Today, there's an article in the Guardian about the under-resourcing of the health service and the impact this is having on patient care. Maybe I'm naive, but if the inefficiencies that we find in the process of gaining permission to conduct a research study in the NHS are replicated in all other aspects of health service delivery, it's no wonder they feel under-resourced.

Tuesday, 1 April 2014

Looking for the keys under the lamp post? Are we addressing the right problems?

Recently, I received an impassioned email from a colleague: "you want to improve the usability of the bloody bloody infusion pump I am connected to? give it castors and a centre of gravity so I can take it to the toilet and to get a cup of coffee with ease". Along with photos to illustrate the point.

He's completely right: these are (or should be) important design considerations. People still want to live their lives and have independence as far as possible, and that's surely in the interests of staff as well as patients and their visitors.

In this particular case, better design solutions have been proposed and developed. But I've never seen one of these in use. I've seen plenty of other improvised solutions such as the bed-bound patient being wheeled from one ward to another with a nurse walking alongside holding up the bag of fluid while the pump is balanced on the bed with the patient.

Why don't hospitals invest in better solutions? I don't know. Presumably because the problem is invisible to the people who make purchasing decisions, because staff and patients are accustomed to making do with the available equipment, and because better equipment costs more but has minimal direct effect on patient outcomes.

An implication of the original message is that in CHI+MED we're addressing the wrong problem: that in doing research on interaction design we're missing the in-your-face problem that the IV pole is so poorly designed. That we're like the drunk looking for the keys under the lamp post because that's where the light is, when in fact the keys got dropped somewhere else. Others who claim that the main problem in patient safety is infection control are making the same point: we're focusing our attention in the wrong place.

I wish there were only one problem to solve – one key to be found, under the lamp post or elsewhere. But that's not the case. In fact, in healthcare there are so many lost keys that they can be sought and found all over the place. Excuse me while I go and look for some more...

Thursday, 27 March 2014

Mind the gap: the gulfs between idealised and real practice

I've given several talks and written short articles about the gap between idealised and real practice in the use of medical devices. But to date I've blurred the distinctions between concerns from a development perspective and those from a procurement and use perspective.

Developers have to make assumptions about how their devices will be used, and to design and test (and build safety cases, etc.) on that basis. Their obligation (and challenge) is to make the assumptions as accurate as possible for their target market segment. And to make the assumptions as explicit as possible, particularly for subsequent purchasing and use. This is easier said than done: I write as someone who signed an agreement on Tuesday to do a pile of work on our car, most of which was required but part of which was not; how the unnecessary work got onto the job sheet I do not know, but because I'd signed for it, I had to pay for it. Ouch! If I can accidentally sign for a little bit of unnecessary work on the car, how much easier is it for a purchasing officer to sign off for unnecessary features, or slightly inappropriate features, on a medical device? [Rhetorical question.]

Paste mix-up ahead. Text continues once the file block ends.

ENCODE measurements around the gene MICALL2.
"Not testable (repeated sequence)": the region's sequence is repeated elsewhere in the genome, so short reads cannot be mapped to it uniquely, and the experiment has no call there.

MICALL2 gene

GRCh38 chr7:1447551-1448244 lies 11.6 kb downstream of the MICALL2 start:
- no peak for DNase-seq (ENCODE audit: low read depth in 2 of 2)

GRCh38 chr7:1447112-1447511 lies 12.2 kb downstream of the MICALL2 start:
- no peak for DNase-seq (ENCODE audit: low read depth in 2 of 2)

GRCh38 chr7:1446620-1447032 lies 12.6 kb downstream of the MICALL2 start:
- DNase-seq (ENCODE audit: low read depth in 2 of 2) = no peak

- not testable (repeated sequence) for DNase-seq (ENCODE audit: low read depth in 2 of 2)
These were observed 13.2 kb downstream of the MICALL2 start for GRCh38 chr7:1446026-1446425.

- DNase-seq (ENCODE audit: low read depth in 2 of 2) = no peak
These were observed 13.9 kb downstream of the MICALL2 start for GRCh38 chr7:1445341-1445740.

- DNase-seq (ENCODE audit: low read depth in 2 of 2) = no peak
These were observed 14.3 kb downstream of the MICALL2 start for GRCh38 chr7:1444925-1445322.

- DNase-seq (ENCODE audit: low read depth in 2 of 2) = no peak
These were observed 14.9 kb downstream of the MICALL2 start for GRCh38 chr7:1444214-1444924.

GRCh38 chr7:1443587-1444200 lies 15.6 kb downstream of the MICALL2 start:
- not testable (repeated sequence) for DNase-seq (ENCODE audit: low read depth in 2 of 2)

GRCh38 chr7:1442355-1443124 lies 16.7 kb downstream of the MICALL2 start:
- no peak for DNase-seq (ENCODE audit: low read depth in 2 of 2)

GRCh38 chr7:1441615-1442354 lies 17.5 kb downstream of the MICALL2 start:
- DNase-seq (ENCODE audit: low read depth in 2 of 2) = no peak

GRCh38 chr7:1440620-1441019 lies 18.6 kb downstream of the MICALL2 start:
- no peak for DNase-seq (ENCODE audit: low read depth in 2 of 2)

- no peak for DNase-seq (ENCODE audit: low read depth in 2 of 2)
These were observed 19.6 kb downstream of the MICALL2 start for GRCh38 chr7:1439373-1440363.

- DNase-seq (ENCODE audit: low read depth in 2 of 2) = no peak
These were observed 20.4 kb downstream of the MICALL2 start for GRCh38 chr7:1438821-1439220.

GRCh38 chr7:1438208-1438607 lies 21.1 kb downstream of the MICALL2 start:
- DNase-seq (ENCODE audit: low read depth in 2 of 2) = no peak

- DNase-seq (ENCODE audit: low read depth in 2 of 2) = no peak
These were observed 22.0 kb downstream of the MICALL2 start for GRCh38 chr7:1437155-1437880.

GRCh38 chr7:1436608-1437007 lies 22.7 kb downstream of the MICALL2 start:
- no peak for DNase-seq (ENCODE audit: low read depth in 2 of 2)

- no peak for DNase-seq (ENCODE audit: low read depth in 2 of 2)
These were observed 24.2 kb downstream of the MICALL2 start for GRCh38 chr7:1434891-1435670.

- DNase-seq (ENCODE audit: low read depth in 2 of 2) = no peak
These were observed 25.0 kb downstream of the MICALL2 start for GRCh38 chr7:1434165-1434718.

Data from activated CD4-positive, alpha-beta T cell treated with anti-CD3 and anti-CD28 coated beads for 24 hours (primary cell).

Developers have to work for generic market segments, whether those are defined by the technological infrastructure within which the device sits, the contexts and purposes for which the device will be used, the level of training of its users, or all of the above. One device probably can't address all needs, however desirable 'consistency' might be.

In contrast, a device in use has to fit a particular infrastructure, context, purpose, user capability... So there are many knowns where previously there were unknowns. And maybe the device fits well, and maybe it doesn't. And if it doesn't, then something needs to change. Maybe it was the wrong device (and needs to be replaced or modified); maybe it's the infrastructure or context that needs to be changed; maybe the users need to be trained differently / better.

When there are gaps (i.e., when technology doesn't fit properly), people find workarounds. We are so ingenious! Some of the workarounds are mostly positive (such as appropriating a tool to do something it wasn't designed for, but for which it serves perfectly well); some introduce real vulnerabilities into the system (by violating safety features to achieve a short-term goal). When gaps aren't even recognised, we can't even think about them or how to design to bridge them. We need to be alert to the gaps between design and use.